|Ordered:||6 November 1943|
|Builder:||Blohm & Voss, Hamburg|
|Laid down:||8 December 1944|
|Launched:||31 March 1945|
|Commissioned:||24 April 1945|
|Fate:||Run aground on 5 May 1945|
|Class and type:||Type XXI submarine|
|Length:||76.70 m (251 ft 8 in) (o/a)|
|Beam:||8 m (26 ft 3 in)|
|Height:||11.30 m (37 ft 1 in)|
|Draught:||6.32 m (20 ft 9 in)|
|Complement:||5 officers, 52 enlisted|
|Sensors and |
German submarine U-2551 was a Type XXI U-boat of Nazi Germany's Kriegsmarine during World War II. The Elektroboote submarine was laid down on 8 December 1944 at the Blohm & Voss yard at Hamburg, launched on 31 March 1945, and commissioned on 24 April 1945 under the command of Kapitänleutnant Gerhard Schaar.
U-2551 was a brand new, high technology electric boat which could run constantly submerged rather than having to surface to recharge her batteries every day the way submarines until that point had had to do. However, these advanced vessels were introduced to the Kriegsmarine only late in 1944, much too late to influence the Battle of the Atlantic, and too late for many of them to serve in an offensive capacity at all.
With the end of the war near, training on U-boats had dropped to a minimum due to lack of fuel, falling morale and the effectiveness of allied attacks on U-boat construction and preparation. The exception to this were the new Type XXI boats, which continued to train in the Baltic Sea.
Like all Type XXI U-boats, U-2551 had a displacement of 1,621 tonnes (1,595 long tons) when at the surface and 1,819 tonnes (1,790 long tons) while submerged. She had a total length of 76.70 m (251 ft 8 in) (o/a), a beam length of 8 m (26 ft 3 in), and a draught length of 6.32 m (20 ft 9 in). The submarine was powered by two MAN SE supercharged six-cylinder M6V40/46KBB diesel engines each providing 4,000 metric horsepower (2,900 kilowatts; 3,900 shaft horsepower), two Siemens-Schuckert GU365/30 double-acting electric motors each providing 5,000 PS (3,700 kW; 4,900 shp), and two Siemens-Schuckert silent running GV232/28 electric motors each providing 226 PS (166 kW; 223 shp).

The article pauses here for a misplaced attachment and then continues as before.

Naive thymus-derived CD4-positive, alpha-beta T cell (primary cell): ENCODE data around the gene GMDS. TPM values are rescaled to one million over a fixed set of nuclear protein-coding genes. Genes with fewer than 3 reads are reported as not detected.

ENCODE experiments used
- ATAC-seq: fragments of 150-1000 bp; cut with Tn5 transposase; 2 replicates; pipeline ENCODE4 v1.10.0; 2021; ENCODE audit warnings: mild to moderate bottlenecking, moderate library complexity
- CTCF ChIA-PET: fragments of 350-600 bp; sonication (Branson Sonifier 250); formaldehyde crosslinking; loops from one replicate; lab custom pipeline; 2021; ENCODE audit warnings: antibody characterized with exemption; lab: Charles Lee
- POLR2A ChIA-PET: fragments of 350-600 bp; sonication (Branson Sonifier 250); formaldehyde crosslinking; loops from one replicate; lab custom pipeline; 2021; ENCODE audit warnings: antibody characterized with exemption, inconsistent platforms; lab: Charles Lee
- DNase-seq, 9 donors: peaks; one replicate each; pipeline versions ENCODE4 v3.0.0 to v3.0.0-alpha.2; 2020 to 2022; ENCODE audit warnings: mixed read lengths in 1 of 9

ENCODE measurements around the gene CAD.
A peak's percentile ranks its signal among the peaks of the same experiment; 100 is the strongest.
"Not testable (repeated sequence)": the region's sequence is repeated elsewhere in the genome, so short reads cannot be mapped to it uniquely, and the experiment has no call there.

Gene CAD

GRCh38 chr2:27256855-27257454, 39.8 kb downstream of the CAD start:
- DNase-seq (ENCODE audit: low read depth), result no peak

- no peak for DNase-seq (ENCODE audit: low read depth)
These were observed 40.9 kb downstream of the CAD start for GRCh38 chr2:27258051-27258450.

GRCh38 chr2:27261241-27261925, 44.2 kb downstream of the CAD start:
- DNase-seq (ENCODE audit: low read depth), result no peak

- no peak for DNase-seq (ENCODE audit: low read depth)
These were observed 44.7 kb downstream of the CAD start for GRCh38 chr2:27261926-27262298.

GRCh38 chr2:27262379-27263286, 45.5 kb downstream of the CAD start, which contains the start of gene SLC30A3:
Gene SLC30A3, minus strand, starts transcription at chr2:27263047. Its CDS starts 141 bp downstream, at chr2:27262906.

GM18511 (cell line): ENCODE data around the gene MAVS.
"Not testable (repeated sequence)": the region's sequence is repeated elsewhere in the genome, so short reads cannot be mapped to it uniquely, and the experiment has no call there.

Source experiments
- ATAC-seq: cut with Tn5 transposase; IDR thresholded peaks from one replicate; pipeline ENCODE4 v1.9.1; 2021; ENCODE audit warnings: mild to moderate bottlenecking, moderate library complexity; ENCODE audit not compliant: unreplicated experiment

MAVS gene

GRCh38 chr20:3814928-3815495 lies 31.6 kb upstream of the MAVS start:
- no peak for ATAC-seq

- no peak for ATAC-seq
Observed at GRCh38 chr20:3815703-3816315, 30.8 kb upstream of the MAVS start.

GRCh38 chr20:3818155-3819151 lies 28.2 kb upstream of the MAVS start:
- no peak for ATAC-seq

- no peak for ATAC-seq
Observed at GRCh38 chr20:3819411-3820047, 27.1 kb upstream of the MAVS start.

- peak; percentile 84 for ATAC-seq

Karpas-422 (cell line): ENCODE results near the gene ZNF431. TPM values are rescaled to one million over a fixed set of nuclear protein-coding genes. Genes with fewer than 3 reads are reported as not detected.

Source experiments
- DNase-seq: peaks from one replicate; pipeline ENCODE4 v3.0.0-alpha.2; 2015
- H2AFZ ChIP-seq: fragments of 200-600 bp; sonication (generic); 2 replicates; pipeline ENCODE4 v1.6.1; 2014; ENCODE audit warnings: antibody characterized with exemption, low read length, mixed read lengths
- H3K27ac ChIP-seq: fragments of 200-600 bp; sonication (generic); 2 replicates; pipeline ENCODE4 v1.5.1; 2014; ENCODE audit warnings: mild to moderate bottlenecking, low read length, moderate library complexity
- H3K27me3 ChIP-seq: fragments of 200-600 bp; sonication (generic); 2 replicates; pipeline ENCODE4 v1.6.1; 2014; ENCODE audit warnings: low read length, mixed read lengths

The submarine had a maximum surface speed of 15.6 knots (28.9 km/h; 18.0 mph) and a submerged speed of 17.2 knots (31.9 km/h; 19.8 mph). When running on silent motors the boat could operate at a speed of 6.1 knots (11.3 km/h; 7.0 mph). When submerged, the boat could operate at 5 knots (9.3 km/h; 5.8 mph) for 340 nautical miles (630 km; 390 mi); when surfaced, she could travel 15,500 nautical miles (28,700 km; 17,800 mi) at 10 knots (19 km/h; 12 mph). U-2551 was fitted with six 53.3 cm (21.0 in) torpedo tubes in the bow and four 2 cm (0.79 in) C/30 anti-aircraft guns. She could carry twenty-three torpedoes or seventeen torpedoes and twelve mines. The complement was five officers and fifty-two men.
U-2551 was deliberately run aground by her crew on 5 May 1945 in a bay named Solitüde of the suburb of Flensburg named Mürwik in N. Germany. Post-war, she was destroyed by the Royal Navy on 23 July 1945, and the wreck broken up.
- Helgason, Guðmundur. "Gerhard Schaar (Knight's Cross)". German U-boats of WWII - uboat.net. Retrieved 6 May 2015.
- Gröner 1991, p. 85.
- Busch, Rainer; Röll, Hans-Joachim (1999). German U-boat commanders of World War II : a biographical dictionary. Translated by Brooks, Geoffrey. London, Annapolis, Md: Greenhill Books, Naval Institute Press. ISBN 1-55750-186-6.CS1 maint: ref=harv (link)
- Busch, Rainer; Röll, Hans-Joachim (1999). Deutsche U-Boot-Verluste von September 1939 bis Mai 1945 [German U-boat losses from September 1939 to May 1945]. Der U-Boot-Krieg (in German). IV. Hamburg, Berlin, Bonn: Mittler. ISBN 3-8132-0514-2.CS1 maint: ref=harv (link)
- Gröner, Erich; Jung, Dieter; Maass, Martin (1991). U-boats and Mine Warfare Vessels. German Warships 1815–1945. 2. Translated by Thomas, Keith; Magowan, Rachel. London: Conway Maritime Press. ISBN 0-85177-593-4.
- Sharpe, Peter (1998). U-Boat Fact File. Great Britain: Midland Publishing. ISBN 1-85780-072-9.CS1 maint: ref=harv (link)
- Helgason, Guðmundur. "The Type XXI boat U-2551". German U-boats of WWII - uboat.net. Retrieved 6 May 2015.